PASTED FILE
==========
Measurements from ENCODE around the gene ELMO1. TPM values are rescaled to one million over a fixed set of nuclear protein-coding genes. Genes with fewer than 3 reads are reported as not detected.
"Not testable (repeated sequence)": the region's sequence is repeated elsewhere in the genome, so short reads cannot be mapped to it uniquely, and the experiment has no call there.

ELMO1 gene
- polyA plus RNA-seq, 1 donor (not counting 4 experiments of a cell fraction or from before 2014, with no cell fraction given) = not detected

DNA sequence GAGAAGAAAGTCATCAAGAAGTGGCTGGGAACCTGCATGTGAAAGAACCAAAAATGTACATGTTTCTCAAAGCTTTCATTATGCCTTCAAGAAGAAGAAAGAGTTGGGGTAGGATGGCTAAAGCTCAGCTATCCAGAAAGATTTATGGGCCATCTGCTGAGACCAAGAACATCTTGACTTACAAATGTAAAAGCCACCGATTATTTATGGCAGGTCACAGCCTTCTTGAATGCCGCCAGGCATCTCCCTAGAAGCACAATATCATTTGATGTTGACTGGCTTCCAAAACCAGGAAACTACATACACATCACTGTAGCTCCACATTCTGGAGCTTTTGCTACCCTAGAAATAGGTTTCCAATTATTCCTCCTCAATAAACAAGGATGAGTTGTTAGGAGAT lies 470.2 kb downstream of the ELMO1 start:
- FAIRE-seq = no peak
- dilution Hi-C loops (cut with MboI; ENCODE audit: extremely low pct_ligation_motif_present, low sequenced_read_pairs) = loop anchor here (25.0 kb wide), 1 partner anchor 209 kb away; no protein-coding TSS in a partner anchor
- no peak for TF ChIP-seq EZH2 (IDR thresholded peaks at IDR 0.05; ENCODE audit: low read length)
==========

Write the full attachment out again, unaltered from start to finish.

Measurements from ENCODE around the gene ELMO1. TPM values are rescaled to one million over a fixed set of nuclear protein-coding genes. Genes with fewer than 3 reads are reported as not detected.
"Not testable (repeated sequence)": the region's sequence is repeated elsewhere in the genome, so short reads cannot be mapped to it uniquely, and the experiment has no call there.

ELMO1 gene
- polyA plus RNA-seq, 1 donor (not counting 4 experiments of a cell fraction or from before 2014, with no cell fraction given) = not detected

DNA sequence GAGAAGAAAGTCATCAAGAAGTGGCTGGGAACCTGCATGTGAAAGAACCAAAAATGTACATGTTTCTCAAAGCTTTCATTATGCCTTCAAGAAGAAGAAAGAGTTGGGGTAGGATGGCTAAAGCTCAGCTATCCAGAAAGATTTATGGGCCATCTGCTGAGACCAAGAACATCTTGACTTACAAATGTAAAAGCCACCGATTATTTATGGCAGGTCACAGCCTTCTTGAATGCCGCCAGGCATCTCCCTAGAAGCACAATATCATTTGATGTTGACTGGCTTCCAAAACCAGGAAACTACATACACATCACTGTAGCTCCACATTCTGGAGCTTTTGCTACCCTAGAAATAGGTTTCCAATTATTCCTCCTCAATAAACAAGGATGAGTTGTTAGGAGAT lies 470.2 kb downstream of the ELMO1 start:
- FAIRE-seq = no peak
- dilution Hi-C loops (cut with MboI; ENCODE audit: extremely low pct_ligation_motif_present, low sequenced_read_pairs) = loop anchor here (25.0 kb wide), 1 partner anchor 209 kb away; no protein-coding TSS in a partner anchor
- no peak for TF ChIP-seq EZH2 (IDR thresholded peaks at IDR 0.05; ENCODE audit: low read length)